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Brand Driven Innovation creates Strong relationships with customers. It also further strengthens its relationship with consumers who could, in the future, move out of town and buy its products.
During the time of stagnating markets, technological disruption innovation, and rapid changes in consumer behavior, where can big brands find growth? One popular path is through brand extension i.e. stretching a brand into an adjacent market where its value proposition is still relevant to consumers. Classic cases include Colgate’s sideways move from toothpaste to toothbrushes, Nivea’s from body care to hair care, and Gillette’s from razor blades to shaving foam.
However, some executives are taking this approach a stage further by using their brand as a springboard to drive innovation in an entirely new market. Take the Weather Company, which owns the Weather Channel, as an example. It has used its deep weather-data assets to move beyond the TV business, extending successfully into new markets by supplying data and forecast models that aid companies make better decisions.
Apple’s introduction of the iPhone is, of course, a well-known example of how it became an attacker by carving out new business spaces that capitalize on the exclusive link its brands which shall have bogus with clients, but is that innovations not only achieve impressive results in their own right, but they frequently also create a halo effect by attaching cachet to the original brand? In the year the iPhone was launched, for instance, sales of Apple Mac computers rose by 16 percent almost eight times the growth rate for personal computers overall.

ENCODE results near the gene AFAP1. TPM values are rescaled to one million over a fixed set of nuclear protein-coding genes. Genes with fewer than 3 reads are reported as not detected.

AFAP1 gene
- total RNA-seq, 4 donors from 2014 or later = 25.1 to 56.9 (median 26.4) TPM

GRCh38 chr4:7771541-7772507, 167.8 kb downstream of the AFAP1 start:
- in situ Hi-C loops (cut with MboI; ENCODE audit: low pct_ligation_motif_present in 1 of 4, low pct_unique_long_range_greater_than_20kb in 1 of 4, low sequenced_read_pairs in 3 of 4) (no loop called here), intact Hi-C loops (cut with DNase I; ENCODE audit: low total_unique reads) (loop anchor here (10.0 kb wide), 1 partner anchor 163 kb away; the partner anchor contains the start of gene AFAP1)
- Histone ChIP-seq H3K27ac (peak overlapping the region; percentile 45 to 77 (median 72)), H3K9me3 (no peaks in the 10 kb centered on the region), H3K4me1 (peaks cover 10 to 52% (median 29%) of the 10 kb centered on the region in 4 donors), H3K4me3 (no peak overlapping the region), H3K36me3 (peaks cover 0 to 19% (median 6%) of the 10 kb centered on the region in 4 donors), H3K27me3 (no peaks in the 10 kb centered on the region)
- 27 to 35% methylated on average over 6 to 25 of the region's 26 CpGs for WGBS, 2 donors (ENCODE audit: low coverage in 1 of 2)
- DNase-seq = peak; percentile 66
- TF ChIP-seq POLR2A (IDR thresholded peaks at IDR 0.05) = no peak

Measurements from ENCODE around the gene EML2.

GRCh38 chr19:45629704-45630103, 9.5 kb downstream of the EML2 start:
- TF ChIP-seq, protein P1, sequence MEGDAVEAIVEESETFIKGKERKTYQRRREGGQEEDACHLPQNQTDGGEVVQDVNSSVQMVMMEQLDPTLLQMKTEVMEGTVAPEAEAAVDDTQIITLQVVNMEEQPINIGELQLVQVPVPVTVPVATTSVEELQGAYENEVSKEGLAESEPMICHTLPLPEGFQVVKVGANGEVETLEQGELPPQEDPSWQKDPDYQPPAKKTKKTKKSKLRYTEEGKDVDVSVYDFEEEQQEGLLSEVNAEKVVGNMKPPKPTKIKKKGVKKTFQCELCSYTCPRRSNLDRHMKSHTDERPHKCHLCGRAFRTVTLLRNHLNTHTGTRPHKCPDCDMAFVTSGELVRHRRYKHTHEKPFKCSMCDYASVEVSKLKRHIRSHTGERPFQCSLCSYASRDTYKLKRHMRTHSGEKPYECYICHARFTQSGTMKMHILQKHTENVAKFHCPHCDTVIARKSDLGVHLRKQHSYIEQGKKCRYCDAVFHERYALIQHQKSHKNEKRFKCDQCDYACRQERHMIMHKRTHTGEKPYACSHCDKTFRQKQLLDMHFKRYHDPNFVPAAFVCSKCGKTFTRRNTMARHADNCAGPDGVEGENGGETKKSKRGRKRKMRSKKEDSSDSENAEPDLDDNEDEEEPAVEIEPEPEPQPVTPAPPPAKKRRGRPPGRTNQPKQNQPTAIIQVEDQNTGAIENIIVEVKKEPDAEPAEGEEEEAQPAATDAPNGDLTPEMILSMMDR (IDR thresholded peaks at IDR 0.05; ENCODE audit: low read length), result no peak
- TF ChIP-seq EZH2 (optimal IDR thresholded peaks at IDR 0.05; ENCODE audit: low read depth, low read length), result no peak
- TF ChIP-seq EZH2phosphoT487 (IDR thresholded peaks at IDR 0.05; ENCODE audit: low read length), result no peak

This kind of brand-driven innovation has derived of age in the earlier few years for a number of reasons. If one is an incumbent with a dominant position in a saturated market, the chances of gaining much more share may be slim. Acquiring a new category could be the only realistic option to achieve internal and external growth targets. In addition, brands are progressively defined not by what they communicate or the campaigns they run but by the kind of customer experiences they provide. The brand-driven formation can be an instrument to strengthen or sharpen a brand’s positioning consider how Apple’s brand strength seems to grow with each new category it enters.
Some powerful brands have highly distinctive characteristics or associations in consumers’ minds. When they exploit on them to enter new territories rather than simply colonizing a neighboring category they bring innovation to their new domain.
Distinctive brand valuation and trust. A new entry into High Street banking at a time when trust in the sector was at an all-time low enabled it to take advantage of its status as a brand known for giving customers a better deal. An established brand name can also act as an influential form of endorsement in new markets: National Geographic Society’s shift from magazines to television channels, expeditions, and more recently, retail stores that sell books, clothes, and travel gear is just one example.